Inspire

Take time out and find some inspiration

Date Night - Movie Review

Article by
Faith Brotherston

This week, Andrew Sheldrick and Faith Brotherston review Date Night. US Comedy prime time stars Steve Carell and Tina Fey star as a successful suburban couple stuck in a rut of work, kids, mouth cards and nasal strips, until they decide to inject the romance back into their life and head into the city for dinner. Unable to get a table at a top restaurant, the couple take the reservation of a no-show couple, and things start to get a little out of hand…

Andrew says:

Ahhh the joy of comedy. When surrounded by countless others in a cinema LOLing and laughing it’s nay impossible not to follow suit. And so it was with Shawn Levy’s latest comedy, Date Night. Upon viewing the film in a moderately packed out auditorium there was a steady flow of tittering throughout, leaving me to believe I rather enjoyed it. And at the time I suspect perhaps I did, but as I now come to put pen to paper I’m somewhat lost for words. Or at least many positive ones. Funny that.

My greatest issue with the film was its unevenness, or more specifically the fact that the filmmakers didn’t seem to entirely know which demographic they were targeting. Only long-standing couples – surely the film’s intended target audience – will be able to truly empathise with the central characters’ predicament of a married life of utter predictability. How much they’ll relate to the occasional crass jokes though is anyone’s guess. Equally, younger cinema goers may well appreciate the low brow humour, but how much they’ll care about the plight of a middle-aged married couple is arguable.

Uneven plot issues aside, my second gripe is the absolute waste of Tina Fey and Steve Carell. As a massive fan of both their individual US hit comedies (30 Rock/The Office) it pained me to see them creatively neutered by a predictably tired and clichéd script. Renowned for their improv skills, it was obvious every time they deviated from the page, it’s only a shame they weren’t given the freedom to do it more often. If any proof was needed, stay for the end credits when a minute of completely improvised outtakes elicit more laughs than the preceding 90 minutes. Elsewhere, James Franco, Mila Kunis and a permanently shirtless Marky Mark (minus his funky bunch) make the most of their glorified cameos, though once again you wish they’d been given free reign.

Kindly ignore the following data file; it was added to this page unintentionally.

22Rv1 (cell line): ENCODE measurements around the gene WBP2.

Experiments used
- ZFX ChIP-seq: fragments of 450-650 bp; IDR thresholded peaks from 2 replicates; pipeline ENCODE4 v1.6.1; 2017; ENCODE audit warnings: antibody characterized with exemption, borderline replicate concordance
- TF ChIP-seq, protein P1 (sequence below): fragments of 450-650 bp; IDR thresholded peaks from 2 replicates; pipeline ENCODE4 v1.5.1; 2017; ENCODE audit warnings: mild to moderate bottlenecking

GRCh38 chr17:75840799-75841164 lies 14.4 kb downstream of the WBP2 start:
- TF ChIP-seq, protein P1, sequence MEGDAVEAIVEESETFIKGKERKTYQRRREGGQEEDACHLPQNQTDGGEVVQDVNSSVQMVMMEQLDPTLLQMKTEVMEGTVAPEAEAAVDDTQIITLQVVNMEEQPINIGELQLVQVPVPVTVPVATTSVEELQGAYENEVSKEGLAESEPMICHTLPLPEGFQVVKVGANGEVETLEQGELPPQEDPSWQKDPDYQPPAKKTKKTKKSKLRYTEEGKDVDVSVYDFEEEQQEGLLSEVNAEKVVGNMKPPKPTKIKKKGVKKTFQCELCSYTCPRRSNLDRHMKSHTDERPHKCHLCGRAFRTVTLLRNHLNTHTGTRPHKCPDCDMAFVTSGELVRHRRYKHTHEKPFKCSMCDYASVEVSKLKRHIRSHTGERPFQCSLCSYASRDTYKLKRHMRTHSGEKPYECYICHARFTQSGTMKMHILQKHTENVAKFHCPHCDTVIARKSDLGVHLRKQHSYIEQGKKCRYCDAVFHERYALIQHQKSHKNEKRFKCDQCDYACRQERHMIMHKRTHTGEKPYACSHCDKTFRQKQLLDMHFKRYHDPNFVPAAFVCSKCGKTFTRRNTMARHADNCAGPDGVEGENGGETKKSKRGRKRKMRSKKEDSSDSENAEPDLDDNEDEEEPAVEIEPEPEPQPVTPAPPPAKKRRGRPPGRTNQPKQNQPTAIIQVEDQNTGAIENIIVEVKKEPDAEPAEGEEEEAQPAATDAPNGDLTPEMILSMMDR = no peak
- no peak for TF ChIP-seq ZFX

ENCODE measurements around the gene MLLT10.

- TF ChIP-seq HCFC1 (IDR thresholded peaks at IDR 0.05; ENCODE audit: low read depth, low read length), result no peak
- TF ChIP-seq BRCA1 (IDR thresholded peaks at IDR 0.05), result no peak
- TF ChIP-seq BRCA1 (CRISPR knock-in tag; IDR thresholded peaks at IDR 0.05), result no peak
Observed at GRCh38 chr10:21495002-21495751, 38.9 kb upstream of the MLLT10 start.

Simply put. If you’re looking for a side-splitting comedy to enjoy with the other half I’d personally skip Date Night and stay at home instead; When Harry Met Sally is bound to be on one of the channels.

Faith says:

Not so surprisingly, I disagree. I loved this film; it’s the funniest I’ve seen in a long time and I was one of the said individuals crying tears of mirth. I do agree that the script was a little laboured in parts, but that was more than compensated for by the entertainment value.

I thought Tina Fey and Steve Carell worked brilliantly as a couple and their quirky styles fitted together like a jigsaw puzzle. I’ve only seen their respective TV shows a couple of times, but I’m definitely going to make sure I watch more.

It’s been a long time since I watched a romantic comedy that was funnier than it was romantic, and that’s why this fits the bill for the perfect his ‘n’ hers film for a Friday – for once there are no grand gestures that make you stare wistfully at the screen and wish if only… Date Night makes you smile at the familiar aspects, vow to follow suit and shake it up a little, and moreover, leave with a smile and knowing everything is just fine. That said, Tina Fey’s legs have to be seen to be believed. If only…

About the author

Name: Faith Brotherston
Email .(JavaScript must be enabled to view this email address)

Share

Share |

Submit an Article

Think you can inspire thought and discussion? If you've got an article which you would like to submit just contact us.